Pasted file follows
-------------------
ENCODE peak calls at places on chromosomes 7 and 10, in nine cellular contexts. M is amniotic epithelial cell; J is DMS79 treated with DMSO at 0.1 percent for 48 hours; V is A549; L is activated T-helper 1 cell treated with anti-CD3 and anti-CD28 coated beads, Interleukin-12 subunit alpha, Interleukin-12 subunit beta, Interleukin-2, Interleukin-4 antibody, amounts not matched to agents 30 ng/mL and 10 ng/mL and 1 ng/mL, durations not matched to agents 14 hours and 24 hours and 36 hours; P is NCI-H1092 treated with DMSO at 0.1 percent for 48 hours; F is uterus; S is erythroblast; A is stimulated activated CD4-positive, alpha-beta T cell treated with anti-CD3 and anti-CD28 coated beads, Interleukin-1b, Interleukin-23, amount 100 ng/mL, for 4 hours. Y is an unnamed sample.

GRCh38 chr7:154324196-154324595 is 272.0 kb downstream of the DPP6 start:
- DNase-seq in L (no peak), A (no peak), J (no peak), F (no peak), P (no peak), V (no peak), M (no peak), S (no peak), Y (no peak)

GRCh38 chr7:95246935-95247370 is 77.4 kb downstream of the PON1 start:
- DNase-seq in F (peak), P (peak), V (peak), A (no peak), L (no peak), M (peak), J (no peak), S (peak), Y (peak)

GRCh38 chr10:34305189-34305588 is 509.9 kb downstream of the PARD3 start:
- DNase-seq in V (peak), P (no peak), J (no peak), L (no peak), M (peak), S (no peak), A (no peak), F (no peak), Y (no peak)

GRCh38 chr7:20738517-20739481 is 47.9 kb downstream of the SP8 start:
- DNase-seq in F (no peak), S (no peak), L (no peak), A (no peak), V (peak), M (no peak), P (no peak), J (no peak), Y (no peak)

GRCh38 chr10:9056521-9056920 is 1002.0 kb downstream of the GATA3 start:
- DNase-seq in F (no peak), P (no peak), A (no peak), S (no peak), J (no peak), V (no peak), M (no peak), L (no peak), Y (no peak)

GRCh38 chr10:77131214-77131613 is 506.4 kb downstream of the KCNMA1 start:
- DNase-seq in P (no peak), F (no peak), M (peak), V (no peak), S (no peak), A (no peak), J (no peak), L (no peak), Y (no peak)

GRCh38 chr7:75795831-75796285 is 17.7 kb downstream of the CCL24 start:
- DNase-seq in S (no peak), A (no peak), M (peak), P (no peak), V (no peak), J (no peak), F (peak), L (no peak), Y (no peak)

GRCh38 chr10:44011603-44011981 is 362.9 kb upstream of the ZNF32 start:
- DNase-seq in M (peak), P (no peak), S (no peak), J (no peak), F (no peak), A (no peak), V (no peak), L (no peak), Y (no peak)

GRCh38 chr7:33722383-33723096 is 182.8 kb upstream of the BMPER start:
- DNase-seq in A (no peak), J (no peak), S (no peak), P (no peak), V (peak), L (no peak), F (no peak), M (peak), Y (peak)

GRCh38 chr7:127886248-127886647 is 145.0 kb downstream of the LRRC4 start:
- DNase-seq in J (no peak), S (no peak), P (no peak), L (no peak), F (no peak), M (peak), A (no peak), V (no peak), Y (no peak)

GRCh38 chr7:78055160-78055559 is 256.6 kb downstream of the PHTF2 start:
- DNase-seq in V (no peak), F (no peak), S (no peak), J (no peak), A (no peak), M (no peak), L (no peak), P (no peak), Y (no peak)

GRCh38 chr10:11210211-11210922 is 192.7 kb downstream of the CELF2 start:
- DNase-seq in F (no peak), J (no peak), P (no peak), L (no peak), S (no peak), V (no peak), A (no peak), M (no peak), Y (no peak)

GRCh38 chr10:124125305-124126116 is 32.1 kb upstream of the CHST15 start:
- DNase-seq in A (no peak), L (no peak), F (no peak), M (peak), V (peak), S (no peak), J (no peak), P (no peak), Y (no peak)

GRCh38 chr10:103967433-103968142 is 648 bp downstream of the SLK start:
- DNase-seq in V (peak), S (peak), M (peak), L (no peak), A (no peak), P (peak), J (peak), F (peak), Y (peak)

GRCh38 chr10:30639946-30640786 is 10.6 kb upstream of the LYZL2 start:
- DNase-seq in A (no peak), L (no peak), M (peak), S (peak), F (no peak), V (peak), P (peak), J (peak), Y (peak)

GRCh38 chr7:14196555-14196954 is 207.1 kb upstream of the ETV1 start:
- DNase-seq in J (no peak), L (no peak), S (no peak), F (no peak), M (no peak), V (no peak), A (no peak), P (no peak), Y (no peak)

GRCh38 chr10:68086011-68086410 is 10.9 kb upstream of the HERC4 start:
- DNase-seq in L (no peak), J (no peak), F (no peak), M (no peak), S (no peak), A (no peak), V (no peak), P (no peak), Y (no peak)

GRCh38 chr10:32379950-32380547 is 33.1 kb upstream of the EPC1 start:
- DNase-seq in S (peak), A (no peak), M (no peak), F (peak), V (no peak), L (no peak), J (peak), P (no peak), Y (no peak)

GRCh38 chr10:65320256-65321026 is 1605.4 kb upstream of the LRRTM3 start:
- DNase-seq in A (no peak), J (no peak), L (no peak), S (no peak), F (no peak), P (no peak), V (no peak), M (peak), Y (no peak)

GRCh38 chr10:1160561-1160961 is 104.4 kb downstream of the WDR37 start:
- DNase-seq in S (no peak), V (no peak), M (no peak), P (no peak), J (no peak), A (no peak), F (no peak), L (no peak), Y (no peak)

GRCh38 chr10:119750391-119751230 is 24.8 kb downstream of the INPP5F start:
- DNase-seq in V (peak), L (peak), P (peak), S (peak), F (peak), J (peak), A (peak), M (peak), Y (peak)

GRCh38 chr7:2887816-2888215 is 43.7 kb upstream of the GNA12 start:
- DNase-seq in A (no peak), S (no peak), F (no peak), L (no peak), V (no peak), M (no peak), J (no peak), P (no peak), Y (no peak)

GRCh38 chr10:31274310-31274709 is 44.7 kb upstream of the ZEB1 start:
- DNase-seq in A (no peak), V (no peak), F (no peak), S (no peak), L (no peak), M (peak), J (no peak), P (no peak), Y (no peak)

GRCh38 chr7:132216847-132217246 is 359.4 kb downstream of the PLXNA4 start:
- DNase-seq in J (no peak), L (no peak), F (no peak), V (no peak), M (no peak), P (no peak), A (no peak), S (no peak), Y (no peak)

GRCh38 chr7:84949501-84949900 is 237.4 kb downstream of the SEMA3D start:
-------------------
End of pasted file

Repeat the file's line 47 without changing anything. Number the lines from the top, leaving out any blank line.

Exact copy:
- DNase-seq in A (no peak), V (no peak), F (no peak), S (no peak), L (no peak), M (peak), J (no peak), P (no peak), Y (no peak)